Recipe of the Week: Recover Bars

¼ cup banana, mashed
1/3 cup apple sauce
1/3 cup honey
2 Tbsp brown sugar
½ cup peanut butter
2 eggs
1 tsp vanilla extract
2 cups rolled oats
1 cup whole wheat flour
1/3 cup Raisin Bran cereal
½ tsp baking soda
1 tsp cinnamon
1 tsp nutmeg
1 ½ cup dried cranberries
¼ cup ground flaxseed
½ cup walnuts, chopped
½ cup dark chocolate chips

Preheat oven to 350°F. Lightly grease a 9×13 pan. In a large bowl, mix together the banana, applesauce, honey, brown sugar, peanut butter, eggs, and vanilla. In a separate bowl, combine the oats, flour, cereal, baking soda, cinnamon and nutmeg. Combine the flour mixture with the wet mixture. Next add the cranberries, flaxseed, walnuts and chocolate chips. Spread evenly in the greased pan and bake for 10-20 minutes or until the top is slightly firm to touch and no longer sticky feeling. Allow to cool for 15 minutes.

Servings: 30
Calories: 141 Fat: 6.1g Carbohydrates: 20.6g Protein: 3.3g Fiber: 2.7g

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Recipe of the Week: Smoothie Sunrise

16 clementines
1 cup fresh pineapples, cubed
2 bananas, sliced
2 cups of milk
5-7 ice cubes

Segment the 16 clementines. Combine fresh clementines, pineapples, bananas, milk, and ice in a blender. Blend until smooth.

Servings: 4 – 8oz servings
Calories: 256 Fat: 0.7g Carbohydrates: 60g Protein: 9g Fiber: 6g

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Gamekeeper’s Thumb: Ulnar Collateral Ligament Injury

Gamekeeper’s thumb also known as skier’s thumb is an injury to the ulnar collateral ligament (UCL). The UCL is most frequently torn at its insertion on the proximal phalanx. Injury to the UCL typically occurs when the thumb is forcefully pushed away from the palm such as during a fall onto an out stretched hand or repetitively stretched with less force during athletic or work activities. Symptoms of a UCL injury include instability of the thumb, weakness, and pain. Acute injury can also demonstrate local swelling and bruising.

Key in the management of UCL injury is determining if the ligament is sprained or torn. The anatomy of the ligament and surrounding soft tissue can lead to tears in the ligament which are held apart and require surgical intervention to repair. Both conservative and post-surgical management includes custom splinting by a certified hand therapist followed by ROM and strengthening activities to restore pinch and grip strength.

Full recovery and return to work or athletics is expected in 4-6 weeks with successful conservative management and 10-12 weeks following surgery.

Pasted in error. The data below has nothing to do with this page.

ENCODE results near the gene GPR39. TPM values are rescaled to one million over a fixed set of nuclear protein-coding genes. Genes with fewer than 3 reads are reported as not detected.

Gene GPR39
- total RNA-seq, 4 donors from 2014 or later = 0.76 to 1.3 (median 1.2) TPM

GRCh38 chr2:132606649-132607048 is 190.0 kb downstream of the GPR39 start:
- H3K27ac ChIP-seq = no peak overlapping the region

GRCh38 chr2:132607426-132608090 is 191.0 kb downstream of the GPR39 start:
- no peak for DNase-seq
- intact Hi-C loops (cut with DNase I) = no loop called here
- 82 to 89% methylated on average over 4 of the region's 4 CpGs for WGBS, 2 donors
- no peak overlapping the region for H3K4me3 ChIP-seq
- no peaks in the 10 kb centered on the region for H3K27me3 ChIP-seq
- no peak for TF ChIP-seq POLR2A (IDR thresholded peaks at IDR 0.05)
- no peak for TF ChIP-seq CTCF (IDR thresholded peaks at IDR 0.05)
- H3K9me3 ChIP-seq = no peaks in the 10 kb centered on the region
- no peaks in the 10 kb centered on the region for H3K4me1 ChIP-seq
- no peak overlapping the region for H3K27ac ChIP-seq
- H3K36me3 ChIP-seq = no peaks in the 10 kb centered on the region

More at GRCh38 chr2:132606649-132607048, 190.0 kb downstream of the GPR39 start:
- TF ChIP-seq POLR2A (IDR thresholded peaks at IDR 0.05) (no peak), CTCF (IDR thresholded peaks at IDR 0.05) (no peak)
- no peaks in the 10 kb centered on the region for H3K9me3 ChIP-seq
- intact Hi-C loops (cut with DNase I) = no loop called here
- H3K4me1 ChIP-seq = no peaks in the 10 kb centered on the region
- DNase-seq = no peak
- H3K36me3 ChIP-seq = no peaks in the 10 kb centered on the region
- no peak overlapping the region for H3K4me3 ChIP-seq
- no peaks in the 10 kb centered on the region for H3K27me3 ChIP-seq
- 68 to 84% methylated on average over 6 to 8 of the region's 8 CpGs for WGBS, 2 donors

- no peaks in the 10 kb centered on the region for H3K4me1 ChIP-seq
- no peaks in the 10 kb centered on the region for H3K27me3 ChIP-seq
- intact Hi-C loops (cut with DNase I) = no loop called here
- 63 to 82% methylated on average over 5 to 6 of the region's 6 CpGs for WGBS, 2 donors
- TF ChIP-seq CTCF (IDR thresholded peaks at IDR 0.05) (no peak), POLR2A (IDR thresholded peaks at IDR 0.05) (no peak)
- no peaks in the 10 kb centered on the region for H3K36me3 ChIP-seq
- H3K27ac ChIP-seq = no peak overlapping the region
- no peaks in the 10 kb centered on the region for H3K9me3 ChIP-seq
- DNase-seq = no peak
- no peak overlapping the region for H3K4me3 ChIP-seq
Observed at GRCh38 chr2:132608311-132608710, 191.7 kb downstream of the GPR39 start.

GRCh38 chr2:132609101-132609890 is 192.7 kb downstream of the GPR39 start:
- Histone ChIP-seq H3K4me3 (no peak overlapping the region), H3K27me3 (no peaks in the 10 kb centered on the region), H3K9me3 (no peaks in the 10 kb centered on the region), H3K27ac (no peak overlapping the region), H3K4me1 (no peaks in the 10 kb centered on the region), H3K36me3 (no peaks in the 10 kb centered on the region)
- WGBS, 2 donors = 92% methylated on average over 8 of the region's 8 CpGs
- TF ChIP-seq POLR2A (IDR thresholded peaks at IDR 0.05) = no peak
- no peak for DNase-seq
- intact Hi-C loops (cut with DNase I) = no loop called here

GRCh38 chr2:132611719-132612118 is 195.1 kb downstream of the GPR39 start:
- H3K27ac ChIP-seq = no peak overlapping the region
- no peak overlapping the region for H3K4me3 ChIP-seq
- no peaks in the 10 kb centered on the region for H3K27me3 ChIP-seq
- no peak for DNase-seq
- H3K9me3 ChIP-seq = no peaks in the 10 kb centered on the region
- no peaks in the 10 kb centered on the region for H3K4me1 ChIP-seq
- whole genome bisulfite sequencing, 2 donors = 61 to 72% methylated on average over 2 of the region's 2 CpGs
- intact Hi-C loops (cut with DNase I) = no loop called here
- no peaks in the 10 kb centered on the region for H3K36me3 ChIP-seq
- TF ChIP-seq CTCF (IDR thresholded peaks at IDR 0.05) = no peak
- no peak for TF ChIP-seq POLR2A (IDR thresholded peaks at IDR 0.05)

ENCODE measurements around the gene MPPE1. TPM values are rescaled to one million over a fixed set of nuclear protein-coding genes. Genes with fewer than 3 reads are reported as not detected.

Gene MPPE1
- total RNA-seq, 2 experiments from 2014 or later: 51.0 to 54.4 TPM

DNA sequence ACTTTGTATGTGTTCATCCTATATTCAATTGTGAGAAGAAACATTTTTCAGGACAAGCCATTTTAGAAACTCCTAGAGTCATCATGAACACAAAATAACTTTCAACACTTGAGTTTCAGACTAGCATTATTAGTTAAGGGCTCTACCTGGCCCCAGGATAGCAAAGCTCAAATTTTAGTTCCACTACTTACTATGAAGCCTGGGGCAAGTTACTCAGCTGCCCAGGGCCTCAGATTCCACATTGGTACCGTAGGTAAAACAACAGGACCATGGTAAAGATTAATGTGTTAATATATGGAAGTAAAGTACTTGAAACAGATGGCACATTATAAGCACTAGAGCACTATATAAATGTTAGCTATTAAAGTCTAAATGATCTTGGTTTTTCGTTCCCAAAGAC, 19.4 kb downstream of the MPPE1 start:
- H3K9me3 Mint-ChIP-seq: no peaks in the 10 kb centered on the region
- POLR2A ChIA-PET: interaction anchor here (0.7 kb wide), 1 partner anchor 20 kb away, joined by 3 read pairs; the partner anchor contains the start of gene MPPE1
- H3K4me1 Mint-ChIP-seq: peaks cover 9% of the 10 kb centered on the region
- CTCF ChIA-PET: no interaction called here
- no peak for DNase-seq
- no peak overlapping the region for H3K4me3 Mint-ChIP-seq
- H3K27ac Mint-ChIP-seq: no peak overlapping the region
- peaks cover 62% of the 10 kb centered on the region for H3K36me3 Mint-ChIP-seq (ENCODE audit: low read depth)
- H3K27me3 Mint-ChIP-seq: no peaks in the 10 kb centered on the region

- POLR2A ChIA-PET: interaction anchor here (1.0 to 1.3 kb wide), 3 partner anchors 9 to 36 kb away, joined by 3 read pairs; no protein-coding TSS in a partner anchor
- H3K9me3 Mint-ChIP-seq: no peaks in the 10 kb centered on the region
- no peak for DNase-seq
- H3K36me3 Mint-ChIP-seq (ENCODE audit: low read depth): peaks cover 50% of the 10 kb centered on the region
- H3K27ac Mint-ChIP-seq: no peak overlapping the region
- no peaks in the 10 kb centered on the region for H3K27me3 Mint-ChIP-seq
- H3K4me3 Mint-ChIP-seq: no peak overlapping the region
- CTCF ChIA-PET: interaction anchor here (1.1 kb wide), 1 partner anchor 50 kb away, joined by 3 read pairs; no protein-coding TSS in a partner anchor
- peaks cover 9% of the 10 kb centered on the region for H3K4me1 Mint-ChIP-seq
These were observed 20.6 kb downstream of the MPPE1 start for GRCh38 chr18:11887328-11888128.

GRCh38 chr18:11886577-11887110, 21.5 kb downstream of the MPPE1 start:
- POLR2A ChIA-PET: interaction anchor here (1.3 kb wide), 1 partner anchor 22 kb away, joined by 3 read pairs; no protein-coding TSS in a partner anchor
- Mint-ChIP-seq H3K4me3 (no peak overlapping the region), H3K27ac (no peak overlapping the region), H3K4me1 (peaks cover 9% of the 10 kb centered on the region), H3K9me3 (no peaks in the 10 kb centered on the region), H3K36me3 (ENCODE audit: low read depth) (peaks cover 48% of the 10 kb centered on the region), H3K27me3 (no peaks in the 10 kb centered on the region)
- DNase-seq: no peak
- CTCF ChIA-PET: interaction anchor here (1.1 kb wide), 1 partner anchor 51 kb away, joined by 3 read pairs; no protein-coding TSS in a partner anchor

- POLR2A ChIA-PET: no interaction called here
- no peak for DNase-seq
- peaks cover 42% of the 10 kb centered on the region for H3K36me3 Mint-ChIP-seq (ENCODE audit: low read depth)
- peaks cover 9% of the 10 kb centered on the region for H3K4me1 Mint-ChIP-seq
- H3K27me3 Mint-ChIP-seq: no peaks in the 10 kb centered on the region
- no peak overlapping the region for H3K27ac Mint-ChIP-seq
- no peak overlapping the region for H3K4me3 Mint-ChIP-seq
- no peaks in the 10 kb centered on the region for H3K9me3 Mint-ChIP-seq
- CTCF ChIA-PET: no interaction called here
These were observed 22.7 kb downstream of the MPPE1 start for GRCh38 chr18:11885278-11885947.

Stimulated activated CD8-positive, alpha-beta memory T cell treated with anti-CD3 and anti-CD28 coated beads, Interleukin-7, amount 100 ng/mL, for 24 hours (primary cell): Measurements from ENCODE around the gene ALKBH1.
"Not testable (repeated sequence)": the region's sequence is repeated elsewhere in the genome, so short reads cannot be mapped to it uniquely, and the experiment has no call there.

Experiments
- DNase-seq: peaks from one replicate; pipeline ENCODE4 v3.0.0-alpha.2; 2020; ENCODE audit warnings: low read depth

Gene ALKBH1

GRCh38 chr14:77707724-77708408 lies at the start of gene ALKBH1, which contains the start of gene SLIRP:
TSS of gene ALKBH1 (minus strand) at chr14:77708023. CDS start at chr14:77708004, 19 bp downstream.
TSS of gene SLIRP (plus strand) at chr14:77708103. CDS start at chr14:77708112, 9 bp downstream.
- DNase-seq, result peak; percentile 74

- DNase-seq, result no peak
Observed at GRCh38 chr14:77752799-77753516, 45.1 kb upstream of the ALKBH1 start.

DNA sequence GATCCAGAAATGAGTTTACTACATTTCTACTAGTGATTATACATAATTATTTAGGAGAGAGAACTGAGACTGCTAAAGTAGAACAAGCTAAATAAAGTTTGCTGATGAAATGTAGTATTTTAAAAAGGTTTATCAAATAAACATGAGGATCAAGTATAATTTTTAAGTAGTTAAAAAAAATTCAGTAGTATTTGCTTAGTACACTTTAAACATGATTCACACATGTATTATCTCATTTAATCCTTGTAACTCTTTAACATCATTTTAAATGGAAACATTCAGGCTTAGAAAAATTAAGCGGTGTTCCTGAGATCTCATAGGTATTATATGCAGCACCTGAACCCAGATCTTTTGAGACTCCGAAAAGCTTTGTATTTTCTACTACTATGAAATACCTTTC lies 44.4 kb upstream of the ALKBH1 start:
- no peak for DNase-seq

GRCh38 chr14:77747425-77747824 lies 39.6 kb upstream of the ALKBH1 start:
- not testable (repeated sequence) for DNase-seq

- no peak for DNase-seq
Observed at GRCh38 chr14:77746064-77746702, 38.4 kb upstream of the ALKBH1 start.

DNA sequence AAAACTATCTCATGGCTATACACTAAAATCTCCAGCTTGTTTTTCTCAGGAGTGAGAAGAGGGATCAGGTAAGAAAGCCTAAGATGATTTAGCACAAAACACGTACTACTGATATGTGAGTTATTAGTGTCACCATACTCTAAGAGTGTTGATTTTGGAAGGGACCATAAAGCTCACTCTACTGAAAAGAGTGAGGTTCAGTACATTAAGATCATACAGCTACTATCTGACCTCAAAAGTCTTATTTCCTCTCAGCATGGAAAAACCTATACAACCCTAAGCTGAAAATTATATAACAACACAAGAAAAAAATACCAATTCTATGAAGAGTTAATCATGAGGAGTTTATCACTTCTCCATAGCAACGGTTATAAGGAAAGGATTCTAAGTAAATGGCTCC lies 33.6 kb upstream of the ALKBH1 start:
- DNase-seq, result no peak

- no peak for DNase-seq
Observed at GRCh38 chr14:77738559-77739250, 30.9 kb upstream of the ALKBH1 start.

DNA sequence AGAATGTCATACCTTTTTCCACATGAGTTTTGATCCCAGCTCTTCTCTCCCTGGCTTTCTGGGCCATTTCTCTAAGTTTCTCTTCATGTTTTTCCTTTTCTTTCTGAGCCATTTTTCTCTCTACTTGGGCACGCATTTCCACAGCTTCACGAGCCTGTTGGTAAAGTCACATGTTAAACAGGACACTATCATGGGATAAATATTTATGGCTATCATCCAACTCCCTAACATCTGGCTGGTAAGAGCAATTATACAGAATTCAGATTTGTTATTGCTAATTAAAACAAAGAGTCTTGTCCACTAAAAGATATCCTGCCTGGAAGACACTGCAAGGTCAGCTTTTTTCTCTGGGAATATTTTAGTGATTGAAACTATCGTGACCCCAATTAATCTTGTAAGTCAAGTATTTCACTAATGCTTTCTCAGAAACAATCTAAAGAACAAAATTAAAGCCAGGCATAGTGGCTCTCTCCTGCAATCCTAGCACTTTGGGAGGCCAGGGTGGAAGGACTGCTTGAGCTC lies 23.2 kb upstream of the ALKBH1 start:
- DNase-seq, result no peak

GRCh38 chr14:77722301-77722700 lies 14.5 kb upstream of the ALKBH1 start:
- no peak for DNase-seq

See Yadier Molina’s injury here:

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Hamstring Injuries

Hamstring strains, or injury to the hamstring tendon, can be a challenge to both the athlete and clinician when attempting to rehabilitate, recover, and return to prior activity level. This is due in part to a number of factors including the high incidence rate of this type of injury, slow healing process, and persistent symptoms. It has been found that nearly 1/3 of hamstring strains recur within the first year following return to sport without a proper and comprehensive rehabilitation program.

Hamstring injuries can occur in a variety of sports. Hamstring injuries that result from high-speed running as in track and football generally occur during the end swing phase of the gait cycle. In this type of injury the lateral hamstring tendon, or biceps femoris is generally the most often injured. Hamstring strains can also occur during activities such as dancing, kicking, and water skiing. These injuries result from simultaneous hip flexion and knee extension, which places the hamstring in an extreme stretch position. This type of injury typically presents in the semimembranosus, or most medial tendon.

The primary goal of hamstring rehabilitation is to return the athlete to his/her prior level of performance with minimal risk of injury recurrence. Factors that must be considered during rehabilitation include hamstring weakness, fatigue, lack of flexibility, and muscle imbalances between the hamstring and quadriceps muscles. In addition, limited quadriceps flexibility and strength and pelvic, core and trunk strength deficits may contribute to hamstring injury risk and should be addressed.